September 8th, 2010

Gil Marsh cover

Things you can't control

My oldest daughter starts college this fall. For the last few weeks, everyone has asked, "So, how do you feel about it?"

I suppose this is a well-meaning conversation starter. After all, college is a major life change---for her, for me, for our family. And a lot of people have their own experiences to share either as the child going off, as the parent saying goodbye, or as a curious bystander. It's a common experience.

But why must I tell people how I am feeling?

I give banalities. "She's ready to go." "I'm very proud of her." "It'll be hard, but it's time."

"Do you think you'll fall apart on your way home?"

What is this? Schadenfreude?

I grin and say, "I'd rather not talk about it."

The response is always a knowing smile. Because after all, parents fall apart when their kids leave---folks are in on my secret, and we should smile about it.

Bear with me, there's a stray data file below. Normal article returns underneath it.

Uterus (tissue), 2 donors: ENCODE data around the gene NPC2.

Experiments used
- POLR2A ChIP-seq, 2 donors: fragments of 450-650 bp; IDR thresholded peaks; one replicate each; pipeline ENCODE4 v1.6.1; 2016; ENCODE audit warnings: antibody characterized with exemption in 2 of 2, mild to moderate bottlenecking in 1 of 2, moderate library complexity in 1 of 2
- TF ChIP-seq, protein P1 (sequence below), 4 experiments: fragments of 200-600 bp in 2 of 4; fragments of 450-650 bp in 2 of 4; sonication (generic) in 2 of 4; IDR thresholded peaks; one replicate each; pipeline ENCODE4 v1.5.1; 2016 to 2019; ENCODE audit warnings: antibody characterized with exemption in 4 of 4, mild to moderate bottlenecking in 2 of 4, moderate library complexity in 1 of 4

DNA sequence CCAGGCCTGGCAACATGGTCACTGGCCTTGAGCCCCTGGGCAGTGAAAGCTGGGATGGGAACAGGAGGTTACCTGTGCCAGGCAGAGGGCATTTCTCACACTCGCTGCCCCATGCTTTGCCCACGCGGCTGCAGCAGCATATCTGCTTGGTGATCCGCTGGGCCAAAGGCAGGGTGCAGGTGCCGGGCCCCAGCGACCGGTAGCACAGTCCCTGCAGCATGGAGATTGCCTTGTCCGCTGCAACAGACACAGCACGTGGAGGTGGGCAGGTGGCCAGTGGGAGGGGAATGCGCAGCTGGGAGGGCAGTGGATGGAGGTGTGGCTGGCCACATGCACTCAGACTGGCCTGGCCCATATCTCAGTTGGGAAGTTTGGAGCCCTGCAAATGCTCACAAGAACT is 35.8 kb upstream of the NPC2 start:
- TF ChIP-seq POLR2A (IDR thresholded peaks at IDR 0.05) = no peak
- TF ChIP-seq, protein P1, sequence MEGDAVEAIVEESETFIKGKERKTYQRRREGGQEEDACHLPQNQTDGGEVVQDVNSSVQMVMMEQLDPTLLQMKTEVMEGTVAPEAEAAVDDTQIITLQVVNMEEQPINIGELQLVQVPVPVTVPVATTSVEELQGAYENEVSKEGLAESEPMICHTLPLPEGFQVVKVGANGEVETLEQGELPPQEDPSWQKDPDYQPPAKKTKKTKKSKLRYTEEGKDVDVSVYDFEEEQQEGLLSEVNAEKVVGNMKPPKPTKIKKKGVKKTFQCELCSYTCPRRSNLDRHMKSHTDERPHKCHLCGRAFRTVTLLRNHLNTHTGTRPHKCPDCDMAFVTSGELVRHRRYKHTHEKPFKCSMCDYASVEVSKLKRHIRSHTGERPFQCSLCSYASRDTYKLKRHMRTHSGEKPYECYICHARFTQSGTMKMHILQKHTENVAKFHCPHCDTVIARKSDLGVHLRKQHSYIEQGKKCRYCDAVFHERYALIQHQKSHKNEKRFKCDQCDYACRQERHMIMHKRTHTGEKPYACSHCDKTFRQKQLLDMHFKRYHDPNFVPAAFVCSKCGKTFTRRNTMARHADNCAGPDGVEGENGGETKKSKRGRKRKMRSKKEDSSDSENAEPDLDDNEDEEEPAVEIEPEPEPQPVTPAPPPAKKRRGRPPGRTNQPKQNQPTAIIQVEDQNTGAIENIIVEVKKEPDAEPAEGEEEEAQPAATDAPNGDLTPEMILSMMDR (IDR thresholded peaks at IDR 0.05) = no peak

I really meant it. I'd rather not talk about it.

It's not that I might not fall apart. But making me talk about it ensures that I will fall apart, again and again. And I'd rather not do it in front of other people.

So I dropped her off yesterday, and folks ask, "How did it go?"

I cheerfully share a funny anecdote. I talk about the school and the orientation. We chat about each others' experiences.

"And how do you feel?"

I spout a banality or two.

"Did you fall apart?"

I grin. "I'd rather not talk about it."